Strength of Schedule
It’s not possible to quantify strength of schedule with a single number that can compare apples-to-apples with all other teams. Below is an example to illustrate the point. It’s an extreme example, but it makes the point clear.
We’ll use the 2014 college football season. Let’s say that Team A had a schedule with 6 elite teams and 6 terrible teams.
Team A’s schedule, with each team’s record against FBS opponents:
Georgia State (0-11)
Nevada-Las Vegas (1-11)
Eastern Michigan (1-10)
Southern Methodist (1-11)
New Mexico State (1-10)
Ohio State (14-1)
Florida State (12-1)
Texas Christian (11-1)
Michigan State (10-2)
And we’ll compare it with Team B, who played 12 mediocre teams:
Virginia Tech (6-6)
Penn State (7-6)
Miami (FL) (5-7)
North Carolina (5-7)
East Carolina (7-5)
Western Michigan (7-5)
Texas-El Paso (7-6)
So which schedule is more difficult? The answer is that it depends!
Let’s say that both teams went 9-3. If that’s the case, Team A has a much more difficult schedule. They had 6 easy wins, but then had to go 3-3 against the very best teams in the country. Team B, in order to go 9-3, just had to play above average. So if we’re talking about good teams, Team A has the tougher schedule, because it’s much easier to get 9 wins from Team B’s schedule than Team A’s.
But what about the opposite? What if both teams are 3-9? Team B is clearly below average, but with 3 wins over average talent, isn’t among the worst. But Team A going 3-9 is terrible. Sure, they had 6 elite teams on their schedule, but to go 3-3 against the very worst teams in the country demonstrates that Team A isn’t any good. So if we’re talking about bad teams, Team B clearly has a tougher schedule. It’s easier to get 3 wins from Team A’s schedule than Team B’s.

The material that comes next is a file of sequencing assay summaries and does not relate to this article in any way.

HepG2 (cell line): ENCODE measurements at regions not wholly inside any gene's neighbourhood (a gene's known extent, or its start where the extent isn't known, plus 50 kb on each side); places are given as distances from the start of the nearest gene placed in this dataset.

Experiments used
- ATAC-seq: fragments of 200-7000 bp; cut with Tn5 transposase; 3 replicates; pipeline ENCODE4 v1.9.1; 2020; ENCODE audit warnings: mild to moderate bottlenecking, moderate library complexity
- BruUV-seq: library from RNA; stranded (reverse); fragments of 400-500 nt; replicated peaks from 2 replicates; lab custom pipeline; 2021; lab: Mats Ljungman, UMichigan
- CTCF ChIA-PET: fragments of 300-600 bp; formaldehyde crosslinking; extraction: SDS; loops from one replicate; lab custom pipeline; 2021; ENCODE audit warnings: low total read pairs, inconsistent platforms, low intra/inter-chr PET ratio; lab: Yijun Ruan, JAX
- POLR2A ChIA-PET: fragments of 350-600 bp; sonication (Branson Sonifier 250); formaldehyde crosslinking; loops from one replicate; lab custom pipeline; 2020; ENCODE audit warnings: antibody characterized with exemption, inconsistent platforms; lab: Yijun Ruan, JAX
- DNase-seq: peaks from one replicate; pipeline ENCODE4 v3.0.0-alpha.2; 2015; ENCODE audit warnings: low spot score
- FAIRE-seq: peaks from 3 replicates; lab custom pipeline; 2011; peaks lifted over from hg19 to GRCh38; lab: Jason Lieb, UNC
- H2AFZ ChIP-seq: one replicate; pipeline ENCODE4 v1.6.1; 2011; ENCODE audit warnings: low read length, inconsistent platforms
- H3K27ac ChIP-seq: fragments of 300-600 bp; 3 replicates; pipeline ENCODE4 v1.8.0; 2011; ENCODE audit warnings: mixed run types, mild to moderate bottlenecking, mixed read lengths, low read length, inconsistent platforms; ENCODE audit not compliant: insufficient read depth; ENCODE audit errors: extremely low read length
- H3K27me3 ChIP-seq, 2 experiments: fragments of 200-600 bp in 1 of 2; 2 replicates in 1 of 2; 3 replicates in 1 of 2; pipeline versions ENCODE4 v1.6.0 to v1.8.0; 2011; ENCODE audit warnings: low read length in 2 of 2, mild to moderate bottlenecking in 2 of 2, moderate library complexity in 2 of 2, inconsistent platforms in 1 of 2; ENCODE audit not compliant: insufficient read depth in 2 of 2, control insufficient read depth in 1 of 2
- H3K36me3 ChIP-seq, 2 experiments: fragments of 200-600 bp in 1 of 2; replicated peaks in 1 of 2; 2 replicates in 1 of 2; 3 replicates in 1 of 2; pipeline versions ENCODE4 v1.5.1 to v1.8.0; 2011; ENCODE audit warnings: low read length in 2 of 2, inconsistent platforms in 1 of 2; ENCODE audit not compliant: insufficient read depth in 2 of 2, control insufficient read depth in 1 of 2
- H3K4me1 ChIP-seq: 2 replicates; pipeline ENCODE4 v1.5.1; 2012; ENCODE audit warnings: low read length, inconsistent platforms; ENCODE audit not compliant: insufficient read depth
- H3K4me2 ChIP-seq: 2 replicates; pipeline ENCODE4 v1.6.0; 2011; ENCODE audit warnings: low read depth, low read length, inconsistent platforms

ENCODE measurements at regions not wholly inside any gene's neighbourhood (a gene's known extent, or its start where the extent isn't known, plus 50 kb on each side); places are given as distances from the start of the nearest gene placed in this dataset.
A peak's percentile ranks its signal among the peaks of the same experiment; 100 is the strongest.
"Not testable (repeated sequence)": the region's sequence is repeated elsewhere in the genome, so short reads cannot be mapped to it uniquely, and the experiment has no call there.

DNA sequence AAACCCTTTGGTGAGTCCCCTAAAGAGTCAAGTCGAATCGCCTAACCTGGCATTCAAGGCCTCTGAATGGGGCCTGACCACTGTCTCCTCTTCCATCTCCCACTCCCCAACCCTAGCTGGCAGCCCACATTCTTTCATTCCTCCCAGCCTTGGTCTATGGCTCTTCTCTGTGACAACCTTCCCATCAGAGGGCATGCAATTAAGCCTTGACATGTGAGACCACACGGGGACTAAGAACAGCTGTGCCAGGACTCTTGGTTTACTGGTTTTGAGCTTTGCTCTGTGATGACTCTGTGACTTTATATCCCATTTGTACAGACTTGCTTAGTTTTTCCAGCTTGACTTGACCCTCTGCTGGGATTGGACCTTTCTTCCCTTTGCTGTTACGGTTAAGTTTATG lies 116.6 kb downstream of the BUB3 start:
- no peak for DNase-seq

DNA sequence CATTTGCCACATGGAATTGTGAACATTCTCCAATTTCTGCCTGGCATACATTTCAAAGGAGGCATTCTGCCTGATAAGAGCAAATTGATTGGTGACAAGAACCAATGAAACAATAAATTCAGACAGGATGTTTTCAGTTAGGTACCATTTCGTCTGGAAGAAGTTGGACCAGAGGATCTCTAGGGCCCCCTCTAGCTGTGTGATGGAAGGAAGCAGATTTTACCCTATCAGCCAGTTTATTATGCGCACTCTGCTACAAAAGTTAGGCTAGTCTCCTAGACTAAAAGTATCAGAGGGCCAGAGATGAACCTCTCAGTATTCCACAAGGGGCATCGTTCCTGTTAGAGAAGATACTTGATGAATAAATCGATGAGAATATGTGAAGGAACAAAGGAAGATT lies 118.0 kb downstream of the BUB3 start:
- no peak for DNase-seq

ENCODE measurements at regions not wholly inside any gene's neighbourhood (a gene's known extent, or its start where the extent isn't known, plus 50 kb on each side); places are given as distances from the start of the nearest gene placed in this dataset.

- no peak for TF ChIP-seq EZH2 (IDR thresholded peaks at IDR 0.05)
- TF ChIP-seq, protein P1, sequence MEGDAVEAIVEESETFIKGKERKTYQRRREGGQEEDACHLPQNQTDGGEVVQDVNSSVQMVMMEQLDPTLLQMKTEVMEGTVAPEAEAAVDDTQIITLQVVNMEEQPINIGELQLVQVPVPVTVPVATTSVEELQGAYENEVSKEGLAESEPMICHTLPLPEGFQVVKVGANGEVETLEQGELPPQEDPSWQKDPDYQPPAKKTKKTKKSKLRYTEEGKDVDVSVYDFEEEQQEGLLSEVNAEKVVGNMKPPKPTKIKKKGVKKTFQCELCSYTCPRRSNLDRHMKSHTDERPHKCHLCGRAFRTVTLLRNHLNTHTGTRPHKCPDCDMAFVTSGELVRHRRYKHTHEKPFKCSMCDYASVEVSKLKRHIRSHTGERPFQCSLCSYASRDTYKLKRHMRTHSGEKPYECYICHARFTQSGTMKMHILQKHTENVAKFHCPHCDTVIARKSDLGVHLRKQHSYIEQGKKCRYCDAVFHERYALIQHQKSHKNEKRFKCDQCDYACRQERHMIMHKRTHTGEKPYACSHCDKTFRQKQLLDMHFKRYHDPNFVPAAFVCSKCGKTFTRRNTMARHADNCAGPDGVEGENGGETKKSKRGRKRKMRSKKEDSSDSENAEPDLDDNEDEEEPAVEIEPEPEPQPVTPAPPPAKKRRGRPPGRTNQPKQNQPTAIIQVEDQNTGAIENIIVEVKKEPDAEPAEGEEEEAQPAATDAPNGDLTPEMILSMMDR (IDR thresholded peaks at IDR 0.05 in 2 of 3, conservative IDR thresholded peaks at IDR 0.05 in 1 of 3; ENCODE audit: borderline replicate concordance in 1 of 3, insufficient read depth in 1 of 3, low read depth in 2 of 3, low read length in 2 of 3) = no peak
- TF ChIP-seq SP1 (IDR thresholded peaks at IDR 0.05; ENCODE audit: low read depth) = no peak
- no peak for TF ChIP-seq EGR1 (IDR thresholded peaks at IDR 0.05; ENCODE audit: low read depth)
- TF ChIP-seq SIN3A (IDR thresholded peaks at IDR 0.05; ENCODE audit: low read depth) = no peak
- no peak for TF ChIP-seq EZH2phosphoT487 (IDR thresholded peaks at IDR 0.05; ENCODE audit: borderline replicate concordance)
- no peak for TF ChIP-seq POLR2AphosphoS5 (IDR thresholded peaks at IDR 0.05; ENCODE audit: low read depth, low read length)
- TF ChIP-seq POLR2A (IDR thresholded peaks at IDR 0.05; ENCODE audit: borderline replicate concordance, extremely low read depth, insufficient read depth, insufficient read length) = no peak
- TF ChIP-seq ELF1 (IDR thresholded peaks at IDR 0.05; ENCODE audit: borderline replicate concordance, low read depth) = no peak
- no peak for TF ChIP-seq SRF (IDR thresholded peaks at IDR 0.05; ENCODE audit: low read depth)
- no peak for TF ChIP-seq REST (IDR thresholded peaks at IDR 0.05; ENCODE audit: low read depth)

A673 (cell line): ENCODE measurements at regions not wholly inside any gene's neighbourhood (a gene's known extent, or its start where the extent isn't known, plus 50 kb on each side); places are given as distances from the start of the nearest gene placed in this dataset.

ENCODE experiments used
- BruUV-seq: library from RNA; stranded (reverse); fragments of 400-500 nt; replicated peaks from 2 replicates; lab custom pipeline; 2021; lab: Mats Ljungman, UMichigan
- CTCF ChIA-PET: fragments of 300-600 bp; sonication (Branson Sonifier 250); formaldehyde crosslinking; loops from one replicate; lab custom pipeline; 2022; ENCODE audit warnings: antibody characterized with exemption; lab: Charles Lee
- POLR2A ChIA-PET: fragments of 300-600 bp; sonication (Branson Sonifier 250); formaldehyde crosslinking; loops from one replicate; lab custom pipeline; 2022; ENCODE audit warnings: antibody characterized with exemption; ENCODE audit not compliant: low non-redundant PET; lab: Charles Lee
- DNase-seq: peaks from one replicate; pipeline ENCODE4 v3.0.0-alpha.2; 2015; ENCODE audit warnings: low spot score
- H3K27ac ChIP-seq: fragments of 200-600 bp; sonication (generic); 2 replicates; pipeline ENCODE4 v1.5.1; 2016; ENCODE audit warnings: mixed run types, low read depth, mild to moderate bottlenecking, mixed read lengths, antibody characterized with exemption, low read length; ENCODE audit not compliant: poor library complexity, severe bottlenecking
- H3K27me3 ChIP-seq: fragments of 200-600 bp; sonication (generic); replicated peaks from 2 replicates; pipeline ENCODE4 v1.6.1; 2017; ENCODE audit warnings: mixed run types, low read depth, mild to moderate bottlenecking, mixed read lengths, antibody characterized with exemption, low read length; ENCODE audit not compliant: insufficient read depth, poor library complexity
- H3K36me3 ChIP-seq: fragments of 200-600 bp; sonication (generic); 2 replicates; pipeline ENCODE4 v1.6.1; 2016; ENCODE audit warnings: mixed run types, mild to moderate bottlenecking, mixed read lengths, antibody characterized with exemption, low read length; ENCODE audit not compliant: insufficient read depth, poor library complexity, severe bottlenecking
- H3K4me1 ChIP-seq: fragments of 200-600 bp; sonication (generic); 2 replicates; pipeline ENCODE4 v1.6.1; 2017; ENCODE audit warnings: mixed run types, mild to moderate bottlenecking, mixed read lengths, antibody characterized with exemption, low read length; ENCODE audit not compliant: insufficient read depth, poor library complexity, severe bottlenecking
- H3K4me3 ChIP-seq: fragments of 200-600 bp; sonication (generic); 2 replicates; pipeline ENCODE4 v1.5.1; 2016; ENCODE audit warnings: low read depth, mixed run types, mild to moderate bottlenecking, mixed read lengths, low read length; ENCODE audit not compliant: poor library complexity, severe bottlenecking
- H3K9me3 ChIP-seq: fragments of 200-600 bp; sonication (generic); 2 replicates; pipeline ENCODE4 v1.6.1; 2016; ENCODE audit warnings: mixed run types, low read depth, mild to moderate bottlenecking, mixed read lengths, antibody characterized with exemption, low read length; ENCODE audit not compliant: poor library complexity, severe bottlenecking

So whether a team’s schedule can be considered good or bad is dependent on whether the team in question is good or bad. Again, the above example is an extreme case that would never occur in real life, but the effect is still there; it’s just less obvious.
As Ken Massey points out, making an adjustment to account for this effect only introduces other peculiarities. If strength of schedule also factors in the success of the team in question, then schedule strength between teams can only be compared between peers. Two teams could have identical schedules, but if one team is more successful than the other, they may have different strength of schedule ratings.
The correct way to account for strength of schedule in a rating system is to bypass quantifying it as single number. Instead, every component of a team’s body of work—who each team beat, who beat them, and the ratings of all of those opponents—needs to be factored in simultaneously to calculate each team’s final rating. Strength of schedule can’t be calculated as an independent step. It must be baked into the rating calculation, because no single number can quantify a schedule’s strength.